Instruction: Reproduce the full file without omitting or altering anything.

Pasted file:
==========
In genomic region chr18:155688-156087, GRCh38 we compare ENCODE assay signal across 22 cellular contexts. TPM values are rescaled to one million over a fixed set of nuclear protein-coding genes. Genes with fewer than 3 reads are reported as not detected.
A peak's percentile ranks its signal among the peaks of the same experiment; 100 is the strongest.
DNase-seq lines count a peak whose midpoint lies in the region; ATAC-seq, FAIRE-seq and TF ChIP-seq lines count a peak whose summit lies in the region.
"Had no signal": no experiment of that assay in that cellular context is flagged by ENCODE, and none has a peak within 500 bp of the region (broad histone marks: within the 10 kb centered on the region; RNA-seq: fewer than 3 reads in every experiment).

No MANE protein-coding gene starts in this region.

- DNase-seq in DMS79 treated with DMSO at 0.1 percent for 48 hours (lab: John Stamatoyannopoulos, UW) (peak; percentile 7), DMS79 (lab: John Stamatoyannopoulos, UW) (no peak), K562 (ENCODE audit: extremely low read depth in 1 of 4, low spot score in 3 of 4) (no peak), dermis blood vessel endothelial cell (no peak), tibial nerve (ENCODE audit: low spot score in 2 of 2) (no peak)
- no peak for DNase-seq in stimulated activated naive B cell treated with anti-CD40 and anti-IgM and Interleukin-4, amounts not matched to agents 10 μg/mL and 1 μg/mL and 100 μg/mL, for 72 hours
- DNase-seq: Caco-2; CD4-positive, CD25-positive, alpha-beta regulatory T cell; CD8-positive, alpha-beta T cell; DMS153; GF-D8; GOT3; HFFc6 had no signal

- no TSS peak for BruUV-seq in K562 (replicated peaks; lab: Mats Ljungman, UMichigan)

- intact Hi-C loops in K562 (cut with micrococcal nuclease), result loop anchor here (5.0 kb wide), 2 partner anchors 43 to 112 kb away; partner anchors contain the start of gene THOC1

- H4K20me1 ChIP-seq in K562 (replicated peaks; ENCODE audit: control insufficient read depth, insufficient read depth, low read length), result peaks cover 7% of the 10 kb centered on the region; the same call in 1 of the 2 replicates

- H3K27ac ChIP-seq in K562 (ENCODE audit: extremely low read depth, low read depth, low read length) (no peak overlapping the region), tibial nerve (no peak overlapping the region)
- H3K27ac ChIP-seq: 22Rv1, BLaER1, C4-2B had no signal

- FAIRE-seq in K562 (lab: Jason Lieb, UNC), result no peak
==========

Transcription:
In genomic region chr18:155688-156087, GRCh38 we compare ENCODE assay signal across 22 cellular contexts. TPM values are rescaled to one million over a fixed set of nuclear protein-coding genes. Genes with fewer than 3 reads are reported as not detected.
A peak's percentile ranks its signal among the peaks of the same experiment; 100 is the strongest.
DNase-seq lines count a peak whose midpoint lies in the region; ATAC-seq, FAIRE-seq and TF ChIP-seq lines count a peak whose summit lies in the region.
"Had no signal": no experiment of that assay in that cellular context is flagged by ENCODE, and none has a peak within 500 bp of the region (broad histone marks: within the 10 kb centered on the region; RNA-seq: fewer than 3 reads in every experiment).

No MANE protein-coding gene starts in this region.

- DNase-seq in DMS79 treated with DMSO at 0.1 percent for 48 hours (lab: John Stamatoyannopoulos, UW) (peak; percentile 7), DMS79 (lab: John Stamatoyannopoulos, UW) (no peak), K562 (ENCODE audit: extremely low read depth in 1 of 4, low spot score in 3 of 4) (no peak), dermis blood vessel endothelial cell (no peak), tibial nerve (ENCODE audit: low spot score in 2 of 2) (no peak)
- no peak for DNase-seq in stimulated activated naive B cell treated with anti-CD40 and anti-IgM and Interleukin-4, amounts not matched to agents 10 μg/mL and 1 μg/mL and 100 μg/mL, for 72 hours
- DNase-seq: Caco-2; CD4-positive, CD25-positive, alpha-beta regulatory T cell; CD8-positive, alpha-beta T cell; DMS153; GF-D8; GOT3; HFFc6 had no signal

- no TSS peak for BruUV-seq in K562 (replicated peaks; lab: Mats Ljungman, UMichigan)

- intact Hi-C loops in K562 (cut with micrococcal nuclease), result loop anchor here (5.0 kb wide), 2 partner anchors 43 to 112 kb away; partner anchors contain the start of gene THOC1

- H4K20me1 ChIP-seq in K562 (replicated peaks; ENCODE audit: control insufficient read depth, insufficient read depth, low read length), result peaks cover 7% of the 10 kb centered on the region; the same call in 1 of the 2 replicates

- H3K27ac ChIP-seq in K562 (ENCODE audit: extremely low read depth, low read depth, low read length) (no peak overlapping the region), tibial nerve (no peak overlapping the region)
- H3K27ac ChIP-seq: 22Rv1, BLaER1, C4-2B had no signal

- FAIRE-seq in K562 (lab: Jason Lieb, UNC), result no peak